Insane in the Brain:
Did Hip Hop Drive Us Crazy ?
TRUTH Minista Paul
“I keep lookin’ over my shoulders and peepin’ ‘round corners/ my
mind’s playin’ tricks on me”
Mind Playin’ Tricks on Me- Geto
For a time, up and coming attorney, Beauford Jenkins
,of the prestigious law firm, Black, Rock and Ron ,seemed perfectly normal. Even
when he legally changed his name to B-Dawg and got a lollipop tatted on his
face, his coworkers thought it was just the stress from his new position as a
junior partner. However, when during the weekly staff meeting, he jumped up on
the conference room table and broke into an impromptu rendition of Nicki Minaj's
“Beez in the Trap” while tryin’ to twerk, they knew it was time for him to seek
professional help from Dr. Feel . After a few sessions , Beauford’s behavior was
diagnosed as the effect of a lifetime of over exposure to Hip Hop....
of the most difficult issues to discuss ,especially in the Black community, is
mental illness. No one wants to believe that Uncle Leroy, who comes to the
family reunion picnic every year in a bathrobe and biker shorts is really crazy
. (No, that’s just his swag.) But in a period in Hip Hop when it is becoming
harder and harder to distinguish fantasy from reality, this issue must be
Historically, there have been those who have, purposely,
misdiagnosed normal Black behavior as abnormal. According to Dr. Harriett
Washington, in her book, Medical Apartheid ,during the mid-19th century, Dr.
Samuel Cartwright concocted some diseases to diagnose those who resisted slavery
. He came up with diseases like drapetomania , which made slaves want to run
away and dysaethesia aethiopica which, supposedly, made the slaves tear stuff up
on the plantation.
Also, Dr. Joy DeGruy Leary and others have used the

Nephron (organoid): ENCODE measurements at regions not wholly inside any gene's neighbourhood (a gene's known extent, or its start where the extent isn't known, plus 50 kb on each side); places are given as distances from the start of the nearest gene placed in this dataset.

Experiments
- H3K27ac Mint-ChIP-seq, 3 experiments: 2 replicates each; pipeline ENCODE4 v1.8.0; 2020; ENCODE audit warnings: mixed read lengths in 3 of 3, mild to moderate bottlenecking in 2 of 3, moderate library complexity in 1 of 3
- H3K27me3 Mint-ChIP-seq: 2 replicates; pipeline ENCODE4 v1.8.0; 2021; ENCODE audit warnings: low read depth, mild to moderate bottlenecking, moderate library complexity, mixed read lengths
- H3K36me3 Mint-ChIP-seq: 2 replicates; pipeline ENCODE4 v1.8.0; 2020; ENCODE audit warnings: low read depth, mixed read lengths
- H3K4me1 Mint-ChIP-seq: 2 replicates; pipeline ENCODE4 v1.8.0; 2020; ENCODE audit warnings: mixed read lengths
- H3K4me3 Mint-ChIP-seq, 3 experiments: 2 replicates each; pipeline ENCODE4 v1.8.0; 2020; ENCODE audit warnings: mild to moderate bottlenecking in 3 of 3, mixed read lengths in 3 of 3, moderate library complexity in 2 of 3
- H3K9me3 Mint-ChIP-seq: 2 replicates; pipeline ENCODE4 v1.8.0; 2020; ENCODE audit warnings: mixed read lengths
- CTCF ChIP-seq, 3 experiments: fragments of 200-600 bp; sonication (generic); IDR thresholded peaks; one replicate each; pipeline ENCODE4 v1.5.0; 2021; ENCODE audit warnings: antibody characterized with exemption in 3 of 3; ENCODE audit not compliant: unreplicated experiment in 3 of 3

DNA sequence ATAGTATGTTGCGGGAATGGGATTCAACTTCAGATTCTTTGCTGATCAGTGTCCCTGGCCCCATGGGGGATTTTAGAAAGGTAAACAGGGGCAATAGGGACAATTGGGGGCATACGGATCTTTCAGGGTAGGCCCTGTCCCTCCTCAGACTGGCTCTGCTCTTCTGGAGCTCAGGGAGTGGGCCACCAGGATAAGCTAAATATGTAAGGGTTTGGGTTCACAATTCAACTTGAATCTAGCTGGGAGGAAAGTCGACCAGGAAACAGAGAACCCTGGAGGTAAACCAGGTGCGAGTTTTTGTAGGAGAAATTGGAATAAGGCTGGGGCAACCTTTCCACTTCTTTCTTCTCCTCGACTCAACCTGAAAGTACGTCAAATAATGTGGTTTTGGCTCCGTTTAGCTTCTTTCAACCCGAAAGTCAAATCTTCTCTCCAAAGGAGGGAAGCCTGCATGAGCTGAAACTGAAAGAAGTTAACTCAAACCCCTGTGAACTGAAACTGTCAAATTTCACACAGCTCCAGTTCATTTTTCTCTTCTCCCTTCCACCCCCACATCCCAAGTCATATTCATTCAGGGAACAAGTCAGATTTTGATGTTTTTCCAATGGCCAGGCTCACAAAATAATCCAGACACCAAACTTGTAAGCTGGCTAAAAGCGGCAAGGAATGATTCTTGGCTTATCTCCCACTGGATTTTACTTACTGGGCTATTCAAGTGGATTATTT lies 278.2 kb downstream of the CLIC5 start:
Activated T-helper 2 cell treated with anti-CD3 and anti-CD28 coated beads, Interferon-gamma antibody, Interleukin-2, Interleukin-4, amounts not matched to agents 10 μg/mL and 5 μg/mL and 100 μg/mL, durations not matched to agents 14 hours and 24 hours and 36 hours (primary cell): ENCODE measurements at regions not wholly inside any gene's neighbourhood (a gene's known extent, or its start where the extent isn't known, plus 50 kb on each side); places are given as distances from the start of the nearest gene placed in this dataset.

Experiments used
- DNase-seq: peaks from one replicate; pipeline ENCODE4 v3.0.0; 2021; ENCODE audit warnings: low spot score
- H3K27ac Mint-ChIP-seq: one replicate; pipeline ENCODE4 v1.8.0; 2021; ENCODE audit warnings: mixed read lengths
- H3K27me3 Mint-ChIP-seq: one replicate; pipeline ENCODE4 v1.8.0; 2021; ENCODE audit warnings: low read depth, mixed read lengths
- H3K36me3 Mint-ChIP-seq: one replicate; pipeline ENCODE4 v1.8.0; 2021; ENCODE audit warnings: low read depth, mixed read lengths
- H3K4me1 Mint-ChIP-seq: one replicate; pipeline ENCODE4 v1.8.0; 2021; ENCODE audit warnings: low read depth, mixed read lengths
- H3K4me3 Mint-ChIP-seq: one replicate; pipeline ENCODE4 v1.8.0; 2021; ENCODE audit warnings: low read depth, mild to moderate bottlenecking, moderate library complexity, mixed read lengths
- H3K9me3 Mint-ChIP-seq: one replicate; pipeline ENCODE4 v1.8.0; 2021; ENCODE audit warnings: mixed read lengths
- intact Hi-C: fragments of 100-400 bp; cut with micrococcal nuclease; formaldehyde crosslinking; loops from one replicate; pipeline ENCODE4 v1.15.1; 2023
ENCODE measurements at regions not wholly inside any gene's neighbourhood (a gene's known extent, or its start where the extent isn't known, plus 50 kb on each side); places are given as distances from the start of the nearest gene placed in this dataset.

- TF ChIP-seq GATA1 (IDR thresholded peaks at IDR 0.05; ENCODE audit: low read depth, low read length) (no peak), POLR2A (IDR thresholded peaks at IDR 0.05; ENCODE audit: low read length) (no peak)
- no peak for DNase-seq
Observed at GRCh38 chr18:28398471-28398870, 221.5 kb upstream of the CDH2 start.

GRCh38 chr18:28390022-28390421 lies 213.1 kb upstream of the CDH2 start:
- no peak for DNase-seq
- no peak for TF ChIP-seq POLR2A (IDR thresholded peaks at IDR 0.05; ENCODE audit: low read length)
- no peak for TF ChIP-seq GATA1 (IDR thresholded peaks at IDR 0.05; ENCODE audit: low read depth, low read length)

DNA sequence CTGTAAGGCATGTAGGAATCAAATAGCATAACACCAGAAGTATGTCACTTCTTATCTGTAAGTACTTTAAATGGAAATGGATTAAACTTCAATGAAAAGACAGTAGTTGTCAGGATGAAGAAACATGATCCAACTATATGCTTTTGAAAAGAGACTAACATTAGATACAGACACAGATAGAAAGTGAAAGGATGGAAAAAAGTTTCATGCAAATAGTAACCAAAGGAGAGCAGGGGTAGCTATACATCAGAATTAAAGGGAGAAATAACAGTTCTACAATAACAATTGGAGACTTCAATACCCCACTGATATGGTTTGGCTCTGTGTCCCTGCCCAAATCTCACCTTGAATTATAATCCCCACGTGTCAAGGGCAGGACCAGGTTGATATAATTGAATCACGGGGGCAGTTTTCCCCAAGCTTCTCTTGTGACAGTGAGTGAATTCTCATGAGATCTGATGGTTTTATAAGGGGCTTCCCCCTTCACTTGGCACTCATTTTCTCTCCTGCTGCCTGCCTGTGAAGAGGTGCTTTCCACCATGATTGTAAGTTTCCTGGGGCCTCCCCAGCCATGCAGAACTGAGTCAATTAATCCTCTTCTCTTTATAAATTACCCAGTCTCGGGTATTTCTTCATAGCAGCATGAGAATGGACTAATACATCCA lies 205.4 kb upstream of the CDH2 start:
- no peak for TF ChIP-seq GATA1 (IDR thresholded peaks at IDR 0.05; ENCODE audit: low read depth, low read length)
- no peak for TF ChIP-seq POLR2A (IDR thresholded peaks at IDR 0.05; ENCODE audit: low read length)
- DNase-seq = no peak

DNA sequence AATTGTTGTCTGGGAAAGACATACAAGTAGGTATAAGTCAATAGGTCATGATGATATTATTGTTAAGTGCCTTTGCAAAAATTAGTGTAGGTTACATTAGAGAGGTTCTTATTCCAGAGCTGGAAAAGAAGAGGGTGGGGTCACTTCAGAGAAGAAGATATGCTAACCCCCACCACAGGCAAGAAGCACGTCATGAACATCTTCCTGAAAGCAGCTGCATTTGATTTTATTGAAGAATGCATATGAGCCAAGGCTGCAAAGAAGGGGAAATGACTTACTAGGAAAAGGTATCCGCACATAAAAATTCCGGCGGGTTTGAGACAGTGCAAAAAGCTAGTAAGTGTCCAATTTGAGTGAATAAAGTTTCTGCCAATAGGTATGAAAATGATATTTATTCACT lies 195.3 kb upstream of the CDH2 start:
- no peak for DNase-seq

term, Post Traumatic Slavery Disorder, to describe the mental distress that
results from centuries of slavery and oppression.
However,as for what
is happening in Hip Hop right now...well, normal people just don't do that kind
To be fair, over the years, Hip Hop has dealt with its
insanity in different ways, some funny, some not so funny.
UTFO had a
humorous rap hit in the 80’s called ,“Split Personality.” which was a spoof on
dissociative identity disorder. However, in the real rap world, that could
explain why rappers like 50 Cent can make cds that make them seem like homicidal
maniacs but when they are interviewed by Oprah or Pierce Brosnan, appear to be
astute, well-mannered businessmen.
Some of the most graphic tales of
mental disorder have come courtesy of Scarface and the Geto Boys ,as the “Mind
of a Lunatic” was a recurring theme in many of their songs. Scarface once
described himself as “a homicidal maniac with suicidal
Perhaps , the most telling mental breakdown moment that best
exemplifies Hip Hop’s current state is the classic scene from the movie ,Juice,
when “Bishop “(Tupac Shakur) admits to "Q” (Omar Epps) “You're right, I am crazy
and I don't give a ..." As insanity has become standard Hip Hop
So, the major question is , what makes some Hip Hop artists
actually lose their minds in real life?
The most convenient answer may be
alcohol and drug abuse abuse. After all, rap music does promote the use of